|Summary||The governance system for the GABMP has been coded as the management plans (the first from 2000 – 2005, and the second, from 2005 – 2012). Commercial fishing (excluding demersal trawling) and recreational fishing are allowed within the GABMR. However, during May 1 and October 31, which is the southern right whales calving period in the area, non-commercial vessel access and all activities (scuba, fishing, etc) are prohibited in the Marine Mammal Protection Zone, including where it overlaps with the Benthic Protection Zone|
|Subtype||Formal Governance System|
|Sector||Marine protected areas|
|Explanation||The first management plan came into force on 17 May 2000|
|Explanation||The second management plan being coded in this case expired on 16 May 2012, so the snapshot ends in 2012. |
|Governance Scale||State-based policy|
|Explanation||The EPBC Act (1999) is the Australian Government key piece of national environmental legislation which provides for the preparation of management plans. The EPBC Act requires a management plan for a Commonwealth reserve
|Governance System Description||Management Plans (2000-2005, and 2005-2012).|
|Explanation||The administration, management and control of the GABMP are the function of the Director of National Parks, a corporation under the Environment Protection and Biodiversity Conservation Act 1999. The Director is responsible for preparing management plans for the reserve, which establish the framework to provide for the protection and conservation of the reserve, while describing how activities in the reserve will be managed. The management plan is an essential part of the regulation of the GABMP and it allows a range of uses of the Park that would otherwise be prohibited by the EPBC Act. Management Plans, once allowed by both Houses of Commonwealth Parliament, sets the prescriptions of what can and cannot happen within the MPA for a period of 5 - 7 years. The prescriptions are enforceable via relevant legislation.|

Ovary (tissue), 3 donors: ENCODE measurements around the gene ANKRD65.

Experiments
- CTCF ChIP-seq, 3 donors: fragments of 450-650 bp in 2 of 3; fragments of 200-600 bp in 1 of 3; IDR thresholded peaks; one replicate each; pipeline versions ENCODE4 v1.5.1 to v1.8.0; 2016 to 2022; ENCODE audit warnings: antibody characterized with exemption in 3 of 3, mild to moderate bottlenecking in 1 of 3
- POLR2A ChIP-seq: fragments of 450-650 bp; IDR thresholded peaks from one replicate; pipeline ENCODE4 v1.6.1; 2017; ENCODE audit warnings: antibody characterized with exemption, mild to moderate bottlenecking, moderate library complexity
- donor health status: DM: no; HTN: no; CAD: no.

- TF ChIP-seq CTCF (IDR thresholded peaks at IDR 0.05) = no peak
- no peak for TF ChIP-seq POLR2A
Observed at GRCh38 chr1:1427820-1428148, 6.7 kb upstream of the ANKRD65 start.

|Governance Trigger||slow continuous change|
|Explanation||The Park was declared for: the preservation of the area in its natural condition; and the encouragement and regulation of the appropriate use, appreciation and enjoyment of the area by the public.
|Type Of Formal Governance||Management plan|
|Explanation||2000-2005, and 2005-2012.
The park is managed by the Director of National Parks in the Department of the Environment. The plan describes all activities allowed and the provisions in place to manage those activities. |
|Mpa Internal Natural Boundaries||Low (1)|
|Explanation||The MMPZ and the BPZ of the GABMP (CW) are not isolated by habitat boundaries. The MMPZ is adjacent to the South Australian GABMP (State) and extends from 3 nautical miles to approximately 12 nautical miles offshore and the BPZ is a 20 nautical miles wide zone that extends to the edge of Australia's Exclusive Economic Zone.
|Mpa Migratory Life History||Breeding and foraging|
|Explanation||Provides undisturbed calving habitat for the southern right whale and foraging habitat for other migratory cetaceans, southern bluefin tuna, and birds |
|Mpa Threats To Migratory Sp||["Habitat destruction", "Other"]|
|Explanation||The direct threats to migratory species in the areas of the GABMP (CW) are:
- Entanglement in marine debris or fishing and aquaculture equipment
- Chemical Pollution - If petroleum exploration is initiated as planned for 2017 in the BPZ of the GABMP (CW), pollution from chemicals used in exploration drilling and petroleum production along with oil spills may present a threat to migratory species of the GAB.
- Climate change - Modelling associated with global climate change predicts that there will be reduced productivity of Southern Ocean ecosystems and changes to climate and oceanographic processes may also lead to decreased productivity and different patterns of prey distribution and availability.There is also evidence that climate variability affects reproductive output in southern right whales calving in Australia (Leaper et al. 2006), with El Nino events being shown to lead to decreased calf production in a later year. A strong correlation has also been found between the number of right whale calves born and changes in sea-surface temperature, with calf output declining with an increase in water temperature (Leaper et al. 2006).
- Physical injury and death from a ship strike
- Acoustic pollution - from commercial and recreational vessel noise and seismic survey activity|
|Mpa Threats||Petroleum exploration and extraction; Commercial fishing; Climate change|
|Explanation||Petroleum exploration and extraction - chemical and acoustic pollution, oil spills, acoustic, habitat destruction
Commercial fishing - overfishing, habitat destruction, entangled of marine animals, ship strikes, by-catch
Climate change - changes to productivity, climate and oceanographic processes|
|Governance Knowledge Use||["Scientific knowledge", "Local/traditional knowledge"]|
|Explanation||Scientific knowledge - Scientific knowledge on southern right whale and Australian sea lion habitat was used in the development of the MMPZ of the GABMP (CW). There was less known about the benthic flora and fauna of the GAB region at the time of Park designation but since then, at least 3 benthic surveys have been completed to learn more about the communities found inside and outside of the BPZ and to determine if this zone is representative sample of the GAB region.